2. Markets and industries: A diversified portfolio holds investments from multiple industries and markets. This means you should consider both private and publicly traded investments. When investing in private companies, it’s best to consider companies in industries that complement each other. 
  3. Level of risk: One of the most important areas of investing is risk. The level of risk you’re willing to take on will dramatically affect potential returns and investments available to you. People often think alternative investments are riskier than traditional ones, but that’s not always true. Risk is present in all investment types, and because alternatives cover so many different types of investments, it’s not fair to label the entire category as high risk.

Are alternative investments the key to diversifying your portfolio?

They could be! It’s a common misconception that alternative investments are only for the ultra-wealthy. At Hedgehog Investments, we are making alternative investments more accessible than ever before!

As you consider how to diversify your portfolio best, we always recommend consulting a professional. If you need recommendations on financial professionals or are interested in Hedgehog’s alternative investment model, get in touch with our team.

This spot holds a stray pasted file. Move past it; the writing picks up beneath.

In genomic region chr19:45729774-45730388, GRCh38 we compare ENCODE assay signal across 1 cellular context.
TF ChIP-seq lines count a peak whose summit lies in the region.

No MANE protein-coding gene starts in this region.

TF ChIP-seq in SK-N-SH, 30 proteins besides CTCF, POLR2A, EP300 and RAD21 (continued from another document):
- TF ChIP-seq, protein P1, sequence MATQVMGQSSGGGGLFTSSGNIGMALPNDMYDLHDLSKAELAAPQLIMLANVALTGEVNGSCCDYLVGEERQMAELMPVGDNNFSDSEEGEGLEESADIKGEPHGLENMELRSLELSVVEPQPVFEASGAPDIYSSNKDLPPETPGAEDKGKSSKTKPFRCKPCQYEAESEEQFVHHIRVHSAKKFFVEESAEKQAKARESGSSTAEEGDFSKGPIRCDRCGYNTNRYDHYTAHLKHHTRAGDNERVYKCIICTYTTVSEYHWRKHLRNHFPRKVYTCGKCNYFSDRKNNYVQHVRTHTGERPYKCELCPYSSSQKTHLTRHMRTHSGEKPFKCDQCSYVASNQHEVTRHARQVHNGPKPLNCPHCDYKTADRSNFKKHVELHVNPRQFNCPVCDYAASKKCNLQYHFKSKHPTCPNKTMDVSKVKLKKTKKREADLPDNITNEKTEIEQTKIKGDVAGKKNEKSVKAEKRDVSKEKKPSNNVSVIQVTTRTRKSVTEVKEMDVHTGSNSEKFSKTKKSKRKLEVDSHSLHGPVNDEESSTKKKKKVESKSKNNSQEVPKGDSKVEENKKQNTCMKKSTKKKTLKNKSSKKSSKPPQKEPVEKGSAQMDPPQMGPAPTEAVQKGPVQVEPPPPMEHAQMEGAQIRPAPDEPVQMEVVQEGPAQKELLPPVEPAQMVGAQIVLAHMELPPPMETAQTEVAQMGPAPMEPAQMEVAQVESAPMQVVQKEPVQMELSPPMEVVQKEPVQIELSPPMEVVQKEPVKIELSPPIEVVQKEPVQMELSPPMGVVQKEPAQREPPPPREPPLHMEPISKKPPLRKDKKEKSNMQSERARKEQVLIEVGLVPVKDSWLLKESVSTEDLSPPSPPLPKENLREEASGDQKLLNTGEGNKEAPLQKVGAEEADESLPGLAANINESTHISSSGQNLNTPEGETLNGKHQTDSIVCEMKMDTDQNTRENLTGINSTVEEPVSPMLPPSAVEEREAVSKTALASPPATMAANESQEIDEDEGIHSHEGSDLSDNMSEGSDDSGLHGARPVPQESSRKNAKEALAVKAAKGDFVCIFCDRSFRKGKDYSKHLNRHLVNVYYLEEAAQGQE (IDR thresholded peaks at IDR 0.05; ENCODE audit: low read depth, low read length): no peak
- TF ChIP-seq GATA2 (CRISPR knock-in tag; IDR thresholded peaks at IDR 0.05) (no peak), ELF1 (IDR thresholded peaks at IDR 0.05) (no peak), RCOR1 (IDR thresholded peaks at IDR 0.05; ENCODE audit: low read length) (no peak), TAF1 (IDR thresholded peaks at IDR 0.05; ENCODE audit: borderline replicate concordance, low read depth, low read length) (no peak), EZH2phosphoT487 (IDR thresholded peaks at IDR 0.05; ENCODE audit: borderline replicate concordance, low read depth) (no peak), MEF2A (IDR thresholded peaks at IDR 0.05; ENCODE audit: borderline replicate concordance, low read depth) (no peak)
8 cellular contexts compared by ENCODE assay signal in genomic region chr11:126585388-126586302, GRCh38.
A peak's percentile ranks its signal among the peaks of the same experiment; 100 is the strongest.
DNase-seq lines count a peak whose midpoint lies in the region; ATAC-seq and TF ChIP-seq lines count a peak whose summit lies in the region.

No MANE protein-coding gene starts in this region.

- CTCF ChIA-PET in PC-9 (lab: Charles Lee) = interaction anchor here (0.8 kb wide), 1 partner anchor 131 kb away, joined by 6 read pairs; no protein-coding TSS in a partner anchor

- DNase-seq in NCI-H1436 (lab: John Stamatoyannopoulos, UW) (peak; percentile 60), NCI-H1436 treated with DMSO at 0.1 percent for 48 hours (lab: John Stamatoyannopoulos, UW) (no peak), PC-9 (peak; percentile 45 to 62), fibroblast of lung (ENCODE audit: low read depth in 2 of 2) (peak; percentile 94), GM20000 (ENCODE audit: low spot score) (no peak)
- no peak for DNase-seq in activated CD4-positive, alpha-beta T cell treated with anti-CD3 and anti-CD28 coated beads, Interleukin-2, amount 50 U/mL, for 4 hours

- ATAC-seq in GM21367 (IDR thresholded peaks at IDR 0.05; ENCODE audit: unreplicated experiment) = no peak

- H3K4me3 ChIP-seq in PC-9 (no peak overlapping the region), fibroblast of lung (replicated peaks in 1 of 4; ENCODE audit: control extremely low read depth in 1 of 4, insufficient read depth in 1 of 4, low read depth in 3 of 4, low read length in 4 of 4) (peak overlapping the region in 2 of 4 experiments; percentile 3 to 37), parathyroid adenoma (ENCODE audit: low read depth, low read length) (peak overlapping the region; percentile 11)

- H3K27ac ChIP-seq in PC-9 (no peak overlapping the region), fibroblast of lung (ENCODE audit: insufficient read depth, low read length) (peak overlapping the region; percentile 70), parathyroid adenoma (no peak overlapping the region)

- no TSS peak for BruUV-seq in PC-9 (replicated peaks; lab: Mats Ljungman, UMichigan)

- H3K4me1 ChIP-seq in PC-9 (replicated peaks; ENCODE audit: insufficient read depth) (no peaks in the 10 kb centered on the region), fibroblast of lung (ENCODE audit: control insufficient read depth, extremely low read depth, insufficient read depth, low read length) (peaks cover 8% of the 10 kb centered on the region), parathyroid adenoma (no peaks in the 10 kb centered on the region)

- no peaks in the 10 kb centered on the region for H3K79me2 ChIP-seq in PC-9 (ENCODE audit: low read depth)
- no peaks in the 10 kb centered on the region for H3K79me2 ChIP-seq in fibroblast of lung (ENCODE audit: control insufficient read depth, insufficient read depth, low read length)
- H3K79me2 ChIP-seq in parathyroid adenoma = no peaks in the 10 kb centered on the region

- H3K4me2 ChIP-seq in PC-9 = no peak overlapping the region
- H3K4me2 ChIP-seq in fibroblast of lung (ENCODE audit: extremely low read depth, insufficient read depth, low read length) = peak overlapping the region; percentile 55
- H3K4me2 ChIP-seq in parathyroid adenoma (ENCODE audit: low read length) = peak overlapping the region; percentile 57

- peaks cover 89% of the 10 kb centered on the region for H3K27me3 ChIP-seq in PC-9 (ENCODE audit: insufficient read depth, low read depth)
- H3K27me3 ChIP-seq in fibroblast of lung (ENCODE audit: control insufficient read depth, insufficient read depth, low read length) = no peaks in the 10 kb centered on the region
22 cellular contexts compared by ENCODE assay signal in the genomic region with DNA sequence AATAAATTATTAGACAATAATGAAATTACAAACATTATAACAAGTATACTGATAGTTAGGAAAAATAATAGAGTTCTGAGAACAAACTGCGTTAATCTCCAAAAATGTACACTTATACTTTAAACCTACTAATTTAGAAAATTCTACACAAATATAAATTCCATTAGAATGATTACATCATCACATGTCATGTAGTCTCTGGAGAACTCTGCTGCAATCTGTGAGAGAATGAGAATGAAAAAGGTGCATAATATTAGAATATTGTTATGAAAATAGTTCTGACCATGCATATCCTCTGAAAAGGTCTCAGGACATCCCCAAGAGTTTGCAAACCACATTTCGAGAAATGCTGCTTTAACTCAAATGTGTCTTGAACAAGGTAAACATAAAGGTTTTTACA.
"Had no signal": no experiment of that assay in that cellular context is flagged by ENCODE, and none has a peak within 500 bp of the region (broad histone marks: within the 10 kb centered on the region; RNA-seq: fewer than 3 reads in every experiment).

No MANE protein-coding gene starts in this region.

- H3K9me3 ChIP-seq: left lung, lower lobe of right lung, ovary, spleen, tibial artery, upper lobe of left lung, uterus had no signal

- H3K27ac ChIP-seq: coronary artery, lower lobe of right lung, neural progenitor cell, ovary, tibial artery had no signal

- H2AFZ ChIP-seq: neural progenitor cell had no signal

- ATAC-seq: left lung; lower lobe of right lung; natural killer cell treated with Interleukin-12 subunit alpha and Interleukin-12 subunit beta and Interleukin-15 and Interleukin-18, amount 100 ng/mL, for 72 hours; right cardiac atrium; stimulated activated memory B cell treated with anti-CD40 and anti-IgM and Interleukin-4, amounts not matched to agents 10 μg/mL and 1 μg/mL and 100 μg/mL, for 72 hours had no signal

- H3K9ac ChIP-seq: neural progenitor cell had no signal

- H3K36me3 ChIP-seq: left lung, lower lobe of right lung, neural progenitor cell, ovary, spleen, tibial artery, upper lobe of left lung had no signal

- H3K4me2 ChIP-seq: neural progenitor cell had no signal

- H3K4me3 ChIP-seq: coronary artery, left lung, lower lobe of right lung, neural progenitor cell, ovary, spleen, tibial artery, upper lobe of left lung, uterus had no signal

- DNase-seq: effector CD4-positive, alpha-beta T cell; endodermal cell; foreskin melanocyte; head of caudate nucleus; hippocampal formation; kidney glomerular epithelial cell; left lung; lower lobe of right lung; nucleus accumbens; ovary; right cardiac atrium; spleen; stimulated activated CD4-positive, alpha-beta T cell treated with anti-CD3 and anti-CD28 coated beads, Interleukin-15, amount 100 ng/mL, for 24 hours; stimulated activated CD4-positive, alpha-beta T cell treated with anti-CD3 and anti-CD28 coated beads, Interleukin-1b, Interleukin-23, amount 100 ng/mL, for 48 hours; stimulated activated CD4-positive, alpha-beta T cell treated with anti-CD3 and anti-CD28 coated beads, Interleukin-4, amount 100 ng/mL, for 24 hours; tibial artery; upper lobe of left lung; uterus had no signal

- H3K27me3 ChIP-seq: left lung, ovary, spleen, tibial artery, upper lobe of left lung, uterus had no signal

*While a second mortgage is a home equity loan, it is technically only one type of home equity loan. For more information it’s best to talk to your lending institution of choice to get more details about the products that they offer.

This material is intended for informational purposes only and should not be construed as legal or tax advice. Information here is not intended to replace the advice of your investment advisor or financial advisor. This information is not an offer or a solicitation to buy or sell securities. This information may have been compiled from third-party sources and is believed to be reliable. All investing involves risk, including the loss of principal.